People sometimes believe fractures are different from breaks. However, any fracture is a break in medical speak, whether it’s a hairline crack or a bone broken into several pieces.
Fractures occur when an external force applied to a bone causes it to break. The severity and location of the break can affect treatment, which varies from wearing a special boot to surgery followed by casting.
Read what Dr. Graham and his team say about five different fracture types and treatments.
Fractures are often described according to the name of the bone they affect. For instance, metacarpal fractures affect the finger bones, while a clavicle fracture indicates a break in the collarbone.
However, physicians also categorize fractures according to the nature of the fracture, including:
A simple fracture occurs when the bone breaks but does not pierce the skin. Since there is no open wound associated with this type of fracture, there is a lower risk of infection.
Depending on the location and severity of the fracture, treatments can range from immobilization using casts or splints to surgical intervention.
In a compound fracture, the bone breaks and pierces through the skin, creating an open wound. This type of fracture is extremely painful and requires immediate medical care due to the significant risk of infection, which may eventually involve the bone.
These fractures are usually related to severe traumatic injuries, such as those sustained during a car accident or fall from a significant height.
Treatment involves surgery and may include internal fixation with pins, plates, and/or screws to keep the bones in place as they heal. Immobilization with casts or splints is also typical after an open fracture, along with antibiotics to prevent or treat infection.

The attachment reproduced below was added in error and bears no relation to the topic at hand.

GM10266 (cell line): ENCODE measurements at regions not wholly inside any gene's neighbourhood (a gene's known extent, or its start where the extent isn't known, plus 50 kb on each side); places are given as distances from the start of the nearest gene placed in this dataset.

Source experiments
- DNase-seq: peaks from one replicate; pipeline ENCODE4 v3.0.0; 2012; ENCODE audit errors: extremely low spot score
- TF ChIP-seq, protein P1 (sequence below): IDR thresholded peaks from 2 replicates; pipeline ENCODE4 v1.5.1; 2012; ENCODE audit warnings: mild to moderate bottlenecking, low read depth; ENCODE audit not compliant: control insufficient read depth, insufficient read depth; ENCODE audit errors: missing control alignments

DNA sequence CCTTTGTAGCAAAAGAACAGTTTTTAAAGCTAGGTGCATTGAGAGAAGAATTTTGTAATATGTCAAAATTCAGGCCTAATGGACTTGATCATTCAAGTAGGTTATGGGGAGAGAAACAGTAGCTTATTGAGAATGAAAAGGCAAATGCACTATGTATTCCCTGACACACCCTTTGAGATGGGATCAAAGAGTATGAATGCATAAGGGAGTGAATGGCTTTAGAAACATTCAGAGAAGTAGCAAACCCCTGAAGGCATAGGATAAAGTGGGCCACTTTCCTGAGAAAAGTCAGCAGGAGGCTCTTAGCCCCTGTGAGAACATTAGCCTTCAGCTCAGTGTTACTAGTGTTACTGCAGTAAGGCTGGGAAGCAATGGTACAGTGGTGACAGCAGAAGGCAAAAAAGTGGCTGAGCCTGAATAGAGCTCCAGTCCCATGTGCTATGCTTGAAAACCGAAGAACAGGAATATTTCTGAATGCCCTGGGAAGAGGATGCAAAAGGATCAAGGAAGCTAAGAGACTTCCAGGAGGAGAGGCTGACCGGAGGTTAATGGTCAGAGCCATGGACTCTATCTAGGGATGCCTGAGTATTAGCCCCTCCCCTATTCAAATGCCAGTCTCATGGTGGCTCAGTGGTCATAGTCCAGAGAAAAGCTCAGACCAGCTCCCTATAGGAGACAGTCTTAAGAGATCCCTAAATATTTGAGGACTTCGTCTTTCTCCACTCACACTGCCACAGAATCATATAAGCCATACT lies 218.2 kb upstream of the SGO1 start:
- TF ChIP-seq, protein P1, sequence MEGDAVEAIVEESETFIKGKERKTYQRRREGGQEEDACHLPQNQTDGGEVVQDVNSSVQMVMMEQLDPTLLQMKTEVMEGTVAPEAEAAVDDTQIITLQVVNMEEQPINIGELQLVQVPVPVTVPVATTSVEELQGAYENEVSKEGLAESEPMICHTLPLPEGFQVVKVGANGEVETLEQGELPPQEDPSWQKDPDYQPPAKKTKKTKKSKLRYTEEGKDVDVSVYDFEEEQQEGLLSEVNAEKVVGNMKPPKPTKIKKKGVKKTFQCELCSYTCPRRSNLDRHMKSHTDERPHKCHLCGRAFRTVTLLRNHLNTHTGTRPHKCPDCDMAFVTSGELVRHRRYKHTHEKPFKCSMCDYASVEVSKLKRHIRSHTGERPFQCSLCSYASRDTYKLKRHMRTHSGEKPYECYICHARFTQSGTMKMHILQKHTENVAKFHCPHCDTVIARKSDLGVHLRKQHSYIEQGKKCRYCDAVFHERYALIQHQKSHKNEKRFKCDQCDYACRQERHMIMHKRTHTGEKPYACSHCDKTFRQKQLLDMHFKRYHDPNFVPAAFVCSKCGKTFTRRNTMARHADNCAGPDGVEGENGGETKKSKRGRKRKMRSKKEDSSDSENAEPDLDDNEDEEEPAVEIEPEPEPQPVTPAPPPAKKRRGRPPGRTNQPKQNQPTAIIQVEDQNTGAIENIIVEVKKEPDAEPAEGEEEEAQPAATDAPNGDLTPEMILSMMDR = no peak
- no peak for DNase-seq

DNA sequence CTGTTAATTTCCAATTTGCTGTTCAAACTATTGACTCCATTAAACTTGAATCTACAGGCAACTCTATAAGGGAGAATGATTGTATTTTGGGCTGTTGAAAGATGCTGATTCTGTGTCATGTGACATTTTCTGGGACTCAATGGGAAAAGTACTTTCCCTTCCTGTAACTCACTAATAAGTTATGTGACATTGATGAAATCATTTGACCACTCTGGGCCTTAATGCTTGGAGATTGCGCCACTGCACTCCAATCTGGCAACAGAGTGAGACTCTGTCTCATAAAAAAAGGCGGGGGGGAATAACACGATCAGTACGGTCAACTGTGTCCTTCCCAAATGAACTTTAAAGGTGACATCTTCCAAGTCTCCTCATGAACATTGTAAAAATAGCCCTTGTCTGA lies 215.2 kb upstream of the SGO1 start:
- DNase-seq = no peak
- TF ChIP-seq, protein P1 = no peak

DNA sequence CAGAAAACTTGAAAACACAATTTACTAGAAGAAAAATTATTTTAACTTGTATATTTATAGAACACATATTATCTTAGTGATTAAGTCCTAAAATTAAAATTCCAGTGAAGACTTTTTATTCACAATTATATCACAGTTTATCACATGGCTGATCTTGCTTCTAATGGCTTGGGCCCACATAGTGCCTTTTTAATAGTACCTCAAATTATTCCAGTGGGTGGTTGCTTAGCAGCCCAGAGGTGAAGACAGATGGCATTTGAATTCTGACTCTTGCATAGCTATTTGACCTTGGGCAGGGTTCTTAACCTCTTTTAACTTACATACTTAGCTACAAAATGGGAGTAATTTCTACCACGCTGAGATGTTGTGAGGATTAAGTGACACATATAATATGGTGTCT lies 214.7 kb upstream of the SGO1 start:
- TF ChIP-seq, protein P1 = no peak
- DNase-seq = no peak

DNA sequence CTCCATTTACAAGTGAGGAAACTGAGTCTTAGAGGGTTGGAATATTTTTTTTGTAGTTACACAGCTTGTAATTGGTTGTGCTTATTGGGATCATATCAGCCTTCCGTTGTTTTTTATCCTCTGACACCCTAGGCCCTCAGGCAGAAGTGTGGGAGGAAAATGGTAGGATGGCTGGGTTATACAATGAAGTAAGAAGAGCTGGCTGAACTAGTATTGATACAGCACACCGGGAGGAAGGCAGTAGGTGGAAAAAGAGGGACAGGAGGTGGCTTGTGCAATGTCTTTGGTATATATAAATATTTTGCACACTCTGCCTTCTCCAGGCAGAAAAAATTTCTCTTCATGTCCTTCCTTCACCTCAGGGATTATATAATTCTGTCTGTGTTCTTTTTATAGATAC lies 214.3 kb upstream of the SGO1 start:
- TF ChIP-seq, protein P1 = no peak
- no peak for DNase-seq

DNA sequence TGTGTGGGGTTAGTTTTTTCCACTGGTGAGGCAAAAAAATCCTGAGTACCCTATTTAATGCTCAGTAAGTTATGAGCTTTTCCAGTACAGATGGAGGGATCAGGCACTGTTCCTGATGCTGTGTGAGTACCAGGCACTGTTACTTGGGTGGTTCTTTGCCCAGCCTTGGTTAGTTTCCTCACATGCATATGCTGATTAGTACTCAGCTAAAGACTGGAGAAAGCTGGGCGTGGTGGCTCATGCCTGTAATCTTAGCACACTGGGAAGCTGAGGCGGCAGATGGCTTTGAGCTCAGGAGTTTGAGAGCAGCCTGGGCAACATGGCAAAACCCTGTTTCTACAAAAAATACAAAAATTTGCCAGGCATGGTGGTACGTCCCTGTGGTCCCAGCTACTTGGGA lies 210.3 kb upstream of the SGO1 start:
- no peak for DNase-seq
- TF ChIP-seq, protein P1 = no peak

A comminuted fracture happens when the bone breaks into multiple pieces. These fractures usually require surgery to realign and fix the bone fragments in place with pins, plates, or screws, followed by immobilization to allow the bone to heal properly.
Greenstick fractures are common in children, most frequently occurring in kids under 10. They’re most common in the long bones of the fingers, arms, and legs.
With a greenstick fracture, due to the flexibility of a child’s bones, one side of the bone cracks, but the bone does not snap completely.
A severe greenstick fracture may require surgery, but immobilization with a cast or splint is usually sufficient to keep the bone in place while it heals.
Stress fractures cause hairline cracks in the bone and are often caused by repetitive force, overuse, or carrying heavy loads. Athletes of all ages are particularly susceptible to this type of fracture, but research has shown that women are at a higher risk than men.
Runners and dancers are vulnerable to stress fractures in the shin bones, feet, and vertebrae in the back. Gymnasts may develop stress fractures in the lower back.
Treatment for stress fractures depends on the location and cause. For instance, stress fractures in the foot may respond best to rest and immobilization with a special boot or brace.
Dr. Graham may also recommend physical therapy to strengthen muscles, a gradual return to sports, or a change in routine, such as moving from running to cycling, swimming, or other low-impact activities.